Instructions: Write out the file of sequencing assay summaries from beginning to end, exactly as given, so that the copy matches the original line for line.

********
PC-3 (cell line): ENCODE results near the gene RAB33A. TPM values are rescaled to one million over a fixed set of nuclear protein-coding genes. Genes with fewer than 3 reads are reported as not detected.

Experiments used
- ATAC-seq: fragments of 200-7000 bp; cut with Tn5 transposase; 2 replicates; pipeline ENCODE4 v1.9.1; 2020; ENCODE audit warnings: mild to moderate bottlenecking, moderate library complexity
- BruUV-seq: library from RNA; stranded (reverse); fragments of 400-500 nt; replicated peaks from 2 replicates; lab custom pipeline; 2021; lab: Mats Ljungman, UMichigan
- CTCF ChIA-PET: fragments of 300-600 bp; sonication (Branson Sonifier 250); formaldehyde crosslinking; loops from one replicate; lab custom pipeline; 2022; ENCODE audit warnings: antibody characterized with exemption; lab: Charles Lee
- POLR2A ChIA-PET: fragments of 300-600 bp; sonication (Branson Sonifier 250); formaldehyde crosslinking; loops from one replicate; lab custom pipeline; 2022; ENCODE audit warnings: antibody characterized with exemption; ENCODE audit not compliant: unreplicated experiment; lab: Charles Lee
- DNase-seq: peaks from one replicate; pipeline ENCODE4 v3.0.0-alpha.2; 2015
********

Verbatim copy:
PC-3 (cell line): ENCODE results near the gene RAB33A. TPM values are rescaled to one million over a fixed set of nuclear protein-coding genes. Genes with fewer than 3 reads are reported as not detected.

Experiments used
- ATAC-seq: fragments of 200-7000 bp; cut with Tn5 transposase; 2 replicates; pipeline ENCODE4 v1.9.1; 2020; ENCODE audit warnings: mild to moderate bottlenecking, moderate library complexity
- BruUV-seq: library from RNA; stranded (reverse); fragments of 400-500 nt; replicated peaks from 2 replicates; lab custom pipeline; 2021; lab: Mats Ljungman, UMichigan
- CTCF ChIA-PET: fragments of 300-600 bp; sonication (Branson Sonifier 250); formaldehyde crosslinking; loops from one replicate; lab custom pipeline; 2022; ENCODE audit warnings: antibody characterized with exemption; lab: Charles Lee
- POLR2A ChIA-PET: fragments of 300-600 bp; sonication (Branson Sonifier 250); formaldehyde crosslinking; loops from one replicate; lab custom pipeline; 2022; ENCODE audit warnings: antibody characterized with exemption; ENCODE audit not compliant: unreplicated experiment; lab: Charles Lee
- DNase-seq: peaks from one replicate; pipeline ENCODE4 v3.0.0-alpha.2; 2015